As a specific embodiment of the invention, the following compositions were prepared Vulcanizable copolymers acrylic nitrile.
Plasticized 'gamma polyvinyl chloride Parts by weight Gamma polyvinyl chloride 60.3 Dibutyl phthalate 37. 'I
Even better results were obtained when the copolymer was tackified with a solvent consisting cized gamma polyvinyl chloride adhered directly of 30 parts of dibenzyl ether and 70 parts of methyl ethyl ketone prior to being placed in contact with the polyvinyl halide.
In one useful modification of this invention, the plasticized gamma polyvinyl chloride is apa layer of polyvinyl halide is applied to a layer plied as a calendered or tubed coating to a sheet bodiments of our invention we do not wish to limit the invention solely thereto, for it will be obvious to those-skilled in the art that many modifications and variations are within the spirit and scope of the invention as defined in the appended claims. We claim:
1. A composite article comprising a layer ofplasticized gamma polyvinyl chloride and an adherent contiguous vulcanized layer of a copolymer of butadiene and an unsaturated nitrile having the structural formula CH2=CCN i wherein R. represents a member of the class consisting of hydrogen and alkyl groups, said article having been formed by vuicanizing said copolymer layer in direct contact with said plasticized gamma polyvinyl chloride layer.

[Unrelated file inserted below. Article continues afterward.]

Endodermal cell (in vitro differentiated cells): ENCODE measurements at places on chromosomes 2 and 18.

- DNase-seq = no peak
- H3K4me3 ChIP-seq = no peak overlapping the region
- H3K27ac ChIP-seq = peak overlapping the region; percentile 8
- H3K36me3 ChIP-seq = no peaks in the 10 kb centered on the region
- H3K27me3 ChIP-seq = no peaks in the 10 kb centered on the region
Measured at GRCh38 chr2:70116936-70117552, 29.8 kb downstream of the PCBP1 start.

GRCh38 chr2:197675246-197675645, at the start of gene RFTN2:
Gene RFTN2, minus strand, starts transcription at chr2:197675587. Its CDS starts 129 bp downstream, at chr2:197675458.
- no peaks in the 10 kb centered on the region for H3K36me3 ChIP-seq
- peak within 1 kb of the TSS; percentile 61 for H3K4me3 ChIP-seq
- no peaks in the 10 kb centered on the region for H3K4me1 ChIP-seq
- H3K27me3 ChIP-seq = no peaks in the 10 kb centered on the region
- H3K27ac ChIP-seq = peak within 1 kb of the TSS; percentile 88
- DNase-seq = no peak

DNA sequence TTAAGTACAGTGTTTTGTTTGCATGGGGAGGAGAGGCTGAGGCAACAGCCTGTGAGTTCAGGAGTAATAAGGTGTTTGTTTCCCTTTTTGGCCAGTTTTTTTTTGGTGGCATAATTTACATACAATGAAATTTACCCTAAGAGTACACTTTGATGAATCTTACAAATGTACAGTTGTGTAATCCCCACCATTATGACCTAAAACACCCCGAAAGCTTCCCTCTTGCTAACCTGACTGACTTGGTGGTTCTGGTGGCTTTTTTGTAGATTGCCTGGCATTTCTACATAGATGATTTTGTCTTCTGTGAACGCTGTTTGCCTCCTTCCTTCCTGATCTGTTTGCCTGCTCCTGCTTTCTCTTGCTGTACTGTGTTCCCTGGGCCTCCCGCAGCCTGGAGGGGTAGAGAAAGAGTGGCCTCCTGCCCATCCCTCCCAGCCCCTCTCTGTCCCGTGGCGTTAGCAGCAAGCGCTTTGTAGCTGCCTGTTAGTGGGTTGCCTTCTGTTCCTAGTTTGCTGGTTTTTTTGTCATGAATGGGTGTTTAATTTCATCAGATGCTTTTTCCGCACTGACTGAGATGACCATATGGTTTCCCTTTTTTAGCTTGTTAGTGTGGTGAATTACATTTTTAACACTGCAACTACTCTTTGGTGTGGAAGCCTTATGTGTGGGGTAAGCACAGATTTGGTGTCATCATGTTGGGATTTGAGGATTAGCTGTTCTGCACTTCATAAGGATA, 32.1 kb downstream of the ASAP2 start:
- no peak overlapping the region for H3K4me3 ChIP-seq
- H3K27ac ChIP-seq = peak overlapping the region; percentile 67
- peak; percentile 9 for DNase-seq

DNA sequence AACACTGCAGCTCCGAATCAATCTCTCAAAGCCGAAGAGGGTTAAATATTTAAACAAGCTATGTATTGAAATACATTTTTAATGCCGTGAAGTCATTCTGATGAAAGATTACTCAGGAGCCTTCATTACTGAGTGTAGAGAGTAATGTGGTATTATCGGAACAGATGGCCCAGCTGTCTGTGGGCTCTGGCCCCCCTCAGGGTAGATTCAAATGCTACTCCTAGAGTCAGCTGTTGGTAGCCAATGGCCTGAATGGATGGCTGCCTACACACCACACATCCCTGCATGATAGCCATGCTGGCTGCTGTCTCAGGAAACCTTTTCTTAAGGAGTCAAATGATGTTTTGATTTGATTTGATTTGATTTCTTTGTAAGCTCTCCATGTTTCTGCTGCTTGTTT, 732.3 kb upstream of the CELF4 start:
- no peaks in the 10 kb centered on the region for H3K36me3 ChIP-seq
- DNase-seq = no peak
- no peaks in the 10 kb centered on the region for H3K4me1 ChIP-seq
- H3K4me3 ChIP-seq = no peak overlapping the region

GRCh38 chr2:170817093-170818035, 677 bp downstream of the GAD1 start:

2. A composite article-comprising a layer of plasticized gamma polyvinyl chloride and a contiguous vulcanized layer of a copolymer ofbutadiene and acrylic nitrileadhering thereto, said article having been formed by vulcanizing said copolymer layer in direct contact with said plasticized gamma polyvinyl chloride layer.
3. The method of adhering plasticized gamma polyvinyl chloride to a copolymer of butadiene and an unsaturated nitrile having the structural formula CII1=CCN t wherein R represents a member of the class consisting 01' hydrogen and alkyl groups which comprises heating under pressure until vulcanization occurs a vulcanizable copolymer of butadiene and the unsaturated nitrile in contact with the polyvinyl halide surface.
4. The method of adhering plasticized gamma polyvinyl chloride to a copolymer of butadiene and acrylic 'nitrile which comprises heating under pressure until vulcanization occurs a vulcanizable copolyrner of butadiene and acrylic nitrile composition in contact with the polyvinyl halide surface.
BENJAMIN S. GARVEY. DONALD E. HENDERSON.
|Citing Patent||Filing date||Publication date||Applicant||Title|
|US2537036 *||22 Jan 1947||9 Jan 1951||Baker Castor Oil Co||Rubbery copolymer compositions|
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|US2570829 *||19 Jan 1950||9 Oct 1951||Goodrich Co B F||Heat sealable vulcanized film and method of making same|
|US2572877 *||1 Aug 1946||30 Oct 1951||B B Chem Co||Method of adhering vinyl resin surfaces|
|US2626886 *||22 Nov 1949||27 Jan 1953||William M Scholl||Laminated sheet and method of making same|
|US2653118 *||1 Feb 1951||22 Sep 1953||Atlas Mineral Products Company||Structure having bonded thereto a corrosion resistant surface|
|US2668789 *||16 Oct 1950||9 Feb 1954||Calvin White H||Composite rubber and resinous plastic materials and method of making same|
|US2715085 *||24 Apr 1951||9 Aug 1955||Goodrich Co B F||Fuel container|
|US2905581 *||20 Feb 1956||22 Sep 1959||Goodrich Co B F||Method of preparing shirred heatsealed elastic vinyl products|
|U.S. Classification||428/519, 156/307.1, 428/520|